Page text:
WASHINGTON – More cancer patients are getting the genes in their tumors mapped to help guide their treatment. New research suggests that isn't always accurate enough, and a second test could help ferret out the culprit genes.
Cancer involves two sets of genetic code - your own and your tumor's. A study published Wednesday found that mapping only the tumor's genome could provide misleading results and lead to treatment that's less likely to work.
Comparing the two genomic sequences ensures that a mutation found in a tumor really helped fuel that cancer and isn't a harmless mutation sitting in the person's normal cells, too, explained lead researcher Dr. Victor Velculescu of Johns Hopkins University.
That's important as scientists increasingly design drugs to target specific tumor mutations.
"We cannot have precision medicine without precision genomics. We can't expect physicians to provide the right therapy to the right patients if we can't obtain accurate results in our diagnostic tests," Velculescu said.
Tumor genetic tests often are simple, looking just for single gene mutations or "hot spots" that match one of the first targeted therapies to hit the market. That's not the worry here. Velculescu's concern is broader genomic sequencing, or mapping, of potentially hundreds of suspicious gene variations.
This next-step testing isn't common yet, but it is expected to increase rapidly in the next few years. Some clinics sequence both the tumor and the normal tissue, while others sequence only the tumor.
To see if tumor-testing alone is enough, Velculescu's team analyzed records from 815 patients with 15 different types of cancer who had had both types of sequencing.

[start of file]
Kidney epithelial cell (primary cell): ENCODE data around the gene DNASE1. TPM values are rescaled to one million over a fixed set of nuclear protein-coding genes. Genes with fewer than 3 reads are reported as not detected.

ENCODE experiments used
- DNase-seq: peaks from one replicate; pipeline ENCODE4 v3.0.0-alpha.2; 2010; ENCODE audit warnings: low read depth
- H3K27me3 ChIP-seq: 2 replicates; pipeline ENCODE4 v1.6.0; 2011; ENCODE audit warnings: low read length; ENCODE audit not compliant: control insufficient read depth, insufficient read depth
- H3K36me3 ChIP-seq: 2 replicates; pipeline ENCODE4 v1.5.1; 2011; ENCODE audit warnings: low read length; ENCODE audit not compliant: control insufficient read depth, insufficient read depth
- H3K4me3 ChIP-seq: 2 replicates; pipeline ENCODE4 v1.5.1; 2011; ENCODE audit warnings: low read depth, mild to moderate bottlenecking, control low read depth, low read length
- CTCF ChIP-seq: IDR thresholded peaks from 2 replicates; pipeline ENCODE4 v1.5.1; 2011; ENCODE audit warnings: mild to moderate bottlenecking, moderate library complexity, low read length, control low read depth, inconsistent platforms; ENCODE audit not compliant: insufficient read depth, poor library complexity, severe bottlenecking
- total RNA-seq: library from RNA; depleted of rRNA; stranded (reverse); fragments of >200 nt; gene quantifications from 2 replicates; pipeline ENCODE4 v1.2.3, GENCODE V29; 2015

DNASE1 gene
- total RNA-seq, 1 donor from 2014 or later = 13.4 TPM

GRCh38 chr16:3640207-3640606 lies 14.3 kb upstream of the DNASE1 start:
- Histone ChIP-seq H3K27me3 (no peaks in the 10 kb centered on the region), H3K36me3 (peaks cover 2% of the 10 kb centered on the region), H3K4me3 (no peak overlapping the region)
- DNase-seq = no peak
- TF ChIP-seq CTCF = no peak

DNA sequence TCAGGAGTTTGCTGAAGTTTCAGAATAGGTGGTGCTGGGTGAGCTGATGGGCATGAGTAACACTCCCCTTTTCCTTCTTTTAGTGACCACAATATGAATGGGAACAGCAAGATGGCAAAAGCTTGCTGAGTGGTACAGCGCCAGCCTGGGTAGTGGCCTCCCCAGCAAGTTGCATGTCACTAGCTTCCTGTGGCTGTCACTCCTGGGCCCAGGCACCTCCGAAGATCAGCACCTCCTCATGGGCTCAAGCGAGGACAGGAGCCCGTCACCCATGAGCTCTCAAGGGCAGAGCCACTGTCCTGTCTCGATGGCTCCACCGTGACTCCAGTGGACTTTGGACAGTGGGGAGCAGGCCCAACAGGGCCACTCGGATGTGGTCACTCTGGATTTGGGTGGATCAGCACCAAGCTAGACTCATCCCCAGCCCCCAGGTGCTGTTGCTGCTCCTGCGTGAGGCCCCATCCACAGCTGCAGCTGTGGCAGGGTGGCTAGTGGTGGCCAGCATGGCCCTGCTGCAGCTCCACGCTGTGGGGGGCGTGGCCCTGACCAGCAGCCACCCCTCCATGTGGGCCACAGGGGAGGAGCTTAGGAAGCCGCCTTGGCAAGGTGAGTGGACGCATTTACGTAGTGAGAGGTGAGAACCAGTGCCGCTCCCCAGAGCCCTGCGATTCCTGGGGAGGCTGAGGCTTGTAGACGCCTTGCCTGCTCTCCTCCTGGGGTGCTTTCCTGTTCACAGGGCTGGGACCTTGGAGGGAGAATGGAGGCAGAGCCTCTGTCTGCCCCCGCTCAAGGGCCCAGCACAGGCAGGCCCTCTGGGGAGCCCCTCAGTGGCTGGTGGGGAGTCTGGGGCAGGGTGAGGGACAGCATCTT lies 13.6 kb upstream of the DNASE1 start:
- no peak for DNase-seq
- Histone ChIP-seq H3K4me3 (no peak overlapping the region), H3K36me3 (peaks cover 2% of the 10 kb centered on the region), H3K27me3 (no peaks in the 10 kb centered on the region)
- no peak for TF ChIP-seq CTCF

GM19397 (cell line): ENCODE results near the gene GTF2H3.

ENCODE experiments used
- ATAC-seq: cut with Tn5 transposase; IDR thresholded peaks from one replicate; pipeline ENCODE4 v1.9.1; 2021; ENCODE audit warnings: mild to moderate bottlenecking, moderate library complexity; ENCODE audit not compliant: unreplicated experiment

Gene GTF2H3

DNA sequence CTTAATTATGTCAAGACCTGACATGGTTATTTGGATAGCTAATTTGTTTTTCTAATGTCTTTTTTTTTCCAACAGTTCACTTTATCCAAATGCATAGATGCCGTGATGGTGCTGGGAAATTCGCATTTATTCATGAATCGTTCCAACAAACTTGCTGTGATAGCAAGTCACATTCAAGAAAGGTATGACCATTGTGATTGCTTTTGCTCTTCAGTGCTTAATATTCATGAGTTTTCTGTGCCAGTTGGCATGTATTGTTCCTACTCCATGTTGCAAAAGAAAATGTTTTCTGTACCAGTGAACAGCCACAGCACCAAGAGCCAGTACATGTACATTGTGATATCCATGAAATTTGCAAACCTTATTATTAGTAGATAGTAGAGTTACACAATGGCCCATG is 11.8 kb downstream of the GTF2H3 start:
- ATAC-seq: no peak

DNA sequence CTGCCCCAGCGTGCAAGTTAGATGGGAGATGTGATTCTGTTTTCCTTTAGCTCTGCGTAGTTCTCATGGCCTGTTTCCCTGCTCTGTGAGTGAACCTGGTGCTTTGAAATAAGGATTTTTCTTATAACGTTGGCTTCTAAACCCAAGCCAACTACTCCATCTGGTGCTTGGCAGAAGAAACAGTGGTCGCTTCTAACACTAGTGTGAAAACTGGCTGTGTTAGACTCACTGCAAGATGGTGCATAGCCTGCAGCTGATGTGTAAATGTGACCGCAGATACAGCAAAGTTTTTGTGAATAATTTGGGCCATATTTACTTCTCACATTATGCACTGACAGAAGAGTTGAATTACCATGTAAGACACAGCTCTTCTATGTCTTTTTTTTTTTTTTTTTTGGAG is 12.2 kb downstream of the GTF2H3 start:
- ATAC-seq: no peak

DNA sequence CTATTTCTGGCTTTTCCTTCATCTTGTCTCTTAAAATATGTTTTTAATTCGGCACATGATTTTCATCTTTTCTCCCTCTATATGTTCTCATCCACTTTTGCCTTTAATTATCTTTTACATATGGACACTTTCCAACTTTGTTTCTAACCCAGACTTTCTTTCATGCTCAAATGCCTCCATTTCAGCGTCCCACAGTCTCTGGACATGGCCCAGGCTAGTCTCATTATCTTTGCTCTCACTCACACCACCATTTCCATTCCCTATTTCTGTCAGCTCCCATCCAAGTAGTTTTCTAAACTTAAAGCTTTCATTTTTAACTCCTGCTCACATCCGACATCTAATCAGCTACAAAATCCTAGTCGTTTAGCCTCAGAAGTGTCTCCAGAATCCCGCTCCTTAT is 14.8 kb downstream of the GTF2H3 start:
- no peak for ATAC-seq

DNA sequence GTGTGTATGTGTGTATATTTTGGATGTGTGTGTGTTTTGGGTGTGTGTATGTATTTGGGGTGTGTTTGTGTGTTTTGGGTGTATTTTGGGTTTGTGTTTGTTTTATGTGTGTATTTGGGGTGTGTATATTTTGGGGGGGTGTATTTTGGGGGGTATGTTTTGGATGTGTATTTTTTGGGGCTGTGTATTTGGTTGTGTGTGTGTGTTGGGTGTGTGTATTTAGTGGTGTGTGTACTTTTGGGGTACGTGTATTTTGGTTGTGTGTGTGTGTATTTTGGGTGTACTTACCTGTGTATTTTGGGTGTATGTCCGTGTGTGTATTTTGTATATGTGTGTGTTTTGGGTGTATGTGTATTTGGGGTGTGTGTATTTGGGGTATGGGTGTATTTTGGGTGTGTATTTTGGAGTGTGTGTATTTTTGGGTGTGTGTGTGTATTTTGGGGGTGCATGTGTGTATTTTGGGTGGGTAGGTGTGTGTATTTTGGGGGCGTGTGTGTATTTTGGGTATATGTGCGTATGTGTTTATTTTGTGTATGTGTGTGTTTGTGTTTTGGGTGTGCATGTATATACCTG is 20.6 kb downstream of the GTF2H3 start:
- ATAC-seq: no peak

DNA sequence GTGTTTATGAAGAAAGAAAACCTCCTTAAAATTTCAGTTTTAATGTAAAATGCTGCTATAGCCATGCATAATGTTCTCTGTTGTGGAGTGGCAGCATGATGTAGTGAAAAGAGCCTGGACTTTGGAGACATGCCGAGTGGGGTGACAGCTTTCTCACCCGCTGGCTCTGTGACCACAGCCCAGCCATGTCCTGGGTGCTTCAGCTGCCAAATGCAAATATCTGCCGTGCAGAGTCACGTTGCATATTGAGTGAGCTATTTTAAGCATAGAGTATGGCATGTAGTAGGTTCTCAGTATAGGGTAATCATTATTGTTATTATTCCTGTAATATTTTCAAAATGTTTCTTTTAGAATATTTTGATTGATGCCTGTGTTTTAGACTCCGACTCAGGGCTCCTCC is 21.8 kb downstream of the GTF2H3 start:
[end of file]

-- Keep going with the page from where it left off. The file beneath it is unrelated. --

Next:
Nearly two-thirds of mutations found in the tumor-only testing turned out to be false-positives - present in patients' normal tissue, too, when both genetic maps were compared, the team reported in the journal Science Translational Medicine. Then the researchers tried a more targeted approach, looking just for certain cancer-linked genes, and still one-third of abnormalities were false-positives.
The two-part sequencing takes more effort - remembering to get a patient sample of healthy tissue - and costs more, said Velculescu, who co-founded a testing company, Personal Genome Diagnostics.
The study points out a key consideration as this genetic testing is poised to increase, said Dr. Matthew Ellis, a breast cancer genomics expert at Baylor College of Medicine.
"If you want to work out how the cancer recoded its genome to become a cancer, you have to be able to compare the cancer genome with the genome you inherited from your mom and your dad," said Ellis, who was not involved with the new study.
But a large gene testing company, Foundation Medicine, said most of the false-positives in the study were mutations of unknown significance that wouldn't play a role in doctors' treatment decisions anyway. Chief scientific officer Phil Stephens said his company can separate out the mutations driving a tumor without the extra testing step.
However the testing question turns out, Baylor's Ellis said the wide variety of genetic abnormalities the Hopkins team uncovered also highlights the need for more research to match medications with these variants so that more people can benefit.
The National Cancer Institute is beginning a major study to do that, part of a government push for precision medicine.